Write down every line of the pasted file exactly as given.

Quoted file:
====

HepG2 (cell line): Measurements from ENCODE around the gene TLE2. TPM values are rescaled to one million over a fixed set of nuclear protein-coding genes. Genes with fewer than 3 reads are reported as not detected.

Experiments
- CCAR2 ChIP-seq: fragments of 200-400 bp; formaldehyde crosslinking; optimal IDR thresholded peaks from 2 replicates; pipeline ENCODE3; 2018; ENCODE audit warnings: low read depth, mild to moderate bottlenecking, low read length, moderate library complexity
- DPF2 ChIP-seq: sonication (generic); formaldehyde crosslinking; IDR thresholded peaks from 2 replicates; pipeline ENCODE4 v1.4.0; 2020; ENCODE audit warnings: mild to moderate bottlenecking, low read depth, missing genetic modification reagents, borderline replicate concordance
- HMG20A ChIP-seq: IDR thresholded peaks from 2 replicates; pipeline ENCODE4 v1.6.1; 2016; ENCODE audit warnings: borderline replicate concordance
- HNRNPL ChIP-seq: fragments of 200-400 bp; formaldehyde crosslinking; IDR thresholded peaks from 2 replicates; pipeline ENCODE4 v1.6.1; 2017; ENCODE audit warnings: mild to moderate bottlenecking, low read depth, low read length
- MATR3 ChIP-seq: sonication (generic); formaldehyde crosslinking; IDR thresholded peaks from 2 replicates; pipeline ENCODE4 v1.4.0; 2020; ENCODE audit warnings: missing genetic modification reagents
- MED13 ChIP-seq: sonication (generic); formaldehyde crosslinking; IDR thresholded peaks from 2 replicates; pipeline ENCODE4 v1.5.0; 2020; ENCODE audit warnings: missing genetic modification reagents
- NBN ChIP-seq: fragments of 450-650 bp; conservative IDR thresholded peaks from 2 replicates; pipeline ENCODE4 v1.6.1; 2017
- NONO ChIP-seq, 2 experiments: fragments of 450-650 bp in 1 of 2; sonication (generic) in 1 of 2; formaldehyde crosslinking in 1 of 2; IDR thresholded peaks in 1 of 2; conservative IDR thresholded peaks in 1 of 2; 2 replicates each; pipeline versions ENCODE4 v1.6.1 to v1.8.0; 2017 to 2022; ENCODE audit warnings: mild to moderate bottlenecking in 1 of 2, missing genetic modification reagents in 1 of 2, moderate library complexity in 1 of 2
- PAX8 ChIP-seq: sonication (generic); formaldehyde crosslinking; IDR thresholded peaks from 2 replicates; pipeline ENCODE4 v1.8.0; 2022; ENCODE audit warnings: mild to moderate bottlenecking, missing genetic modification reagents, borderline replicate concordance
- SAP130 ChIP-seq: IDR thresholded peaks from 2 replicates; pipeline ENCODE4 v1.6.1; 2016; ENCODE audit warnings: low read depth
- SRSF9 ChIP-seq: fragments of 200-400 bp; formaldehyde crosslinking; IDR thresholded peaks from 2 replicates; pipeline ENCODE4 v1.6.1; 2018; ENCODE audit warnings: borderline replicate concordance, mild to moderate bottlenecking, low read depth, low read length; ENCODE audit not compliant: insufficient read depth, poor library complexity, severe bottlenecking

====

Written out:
HepG2 (cell line): Measurements from ENCODE around the gene TLE2. TPM values are rescaled to one million over a fixed set of nuclear protein-coding genes. Genes with fewer than 3 reads are reported as not detected.

Experiments
- CCAR2 ChIP-seq: fragments of 200-400 bp; formaldehyde crosslinking; optimal IDR thresholded peaks from 2 replicates; pipeline ENCODE3; 2018; ENCODE audit warnings: low read depth, mild to moderate bottlenecking, low read length, moderate library complexity
- DPF2 ChIP-seq: sonication (generic); formaldehyde crosslinking; IDR thresholded peaks from 2 replicates; pipeline ENCODE4 v1.4.0; 2020; ENCODE audit warnings: mild to moderate bottlenecking, low read depth, missing genetic modification reagents, borderline replicate concordance
- HMG20A ChIP-seq: IDR thresholded peaks from 2 replicates; pipeline ENCODE4 v1.6.1; 2016; ENCODE audit warnings: borderline replicate concordance
- HNRNPL ChIP-seq: fragments of 200-400 bp; formaldehyde crosslinking; IDR thresholded peaks from 2 replicates; pipeline ENCODE4 v1.6.1; 2017; ENCODE audit warnings: mild to moderate bottlenecking, low read depth, low read length
- MATR3 ChIP-seq: sonication (generic); formaldehyde crosslinking; IDR thresholded peaks from 2 replicates; pipeline ENCODE4 v1.4.0; 2020; ENCODE audit warnings: missing genetic modification reagents
- MED13 ChIP-seq: sonication (generic); formaldehyde crosslinking; IDR thresholded peaks from 2 replicates; pipeline ENCODE4 v1.5.0; 2020; ENCODE audit warnings: missing genetic modification reagents
- NBN ChIP-seq: fragments of 450-650 bp; conservative IDR thresholded peaks from 2 replicates; pipeline ENCODE4 v1.6.1; 2017
- NONO ChIP-seq, 2 experiments: fragments of 450-650 bp in 1 of 2; sonication (generic) in 1 of 2; formaldehyde crosslinking in 1 of 2; IDR thresholded peaks in 1 of 2; conservative IDR thresholded peaks in 1 of 2; 2 replicates each; pipeline versions ENCODE4 v1.6.1 to v1.8.0; 2017 to 2022; ENCODE audit warnings: mild to moderate bottlenecking in 1 of 2, missing genetic modification reagents in 1 of 2, moderate library complexity in 1 of 2
- PAX8 ChIP-seq: sonication (generic); formaldehyde crosslinking; IDR thresholded peaks from 2 replicates; pipeline ENCODE4 v1.8.0; 2022; ENCODE audit warnings: mild to moderate bottlenecking, missing genetic modification reagents, borderline replicate concordance
- SAP130 ChIP-seq: IDR thresholded peaks from 2 replicates; pipeline ENCODE4 v1.6.1; 2016; ENCODE audit warnings: low read depth
- SRSF9 ChIP-seq: fragments of 200-400 bp; formaldehyde crosslinking; IDR thresholded peaks from 2 replicates; pipeline ENCODE4 v1.6.1; 2018; ENCODE audit warnings: borderline replicate concordance, mild to moderate bottlenecking, low read depth, low read length; ENCODE audit not compliant: insufficient read depth, poor library complexity, severe bottlenecking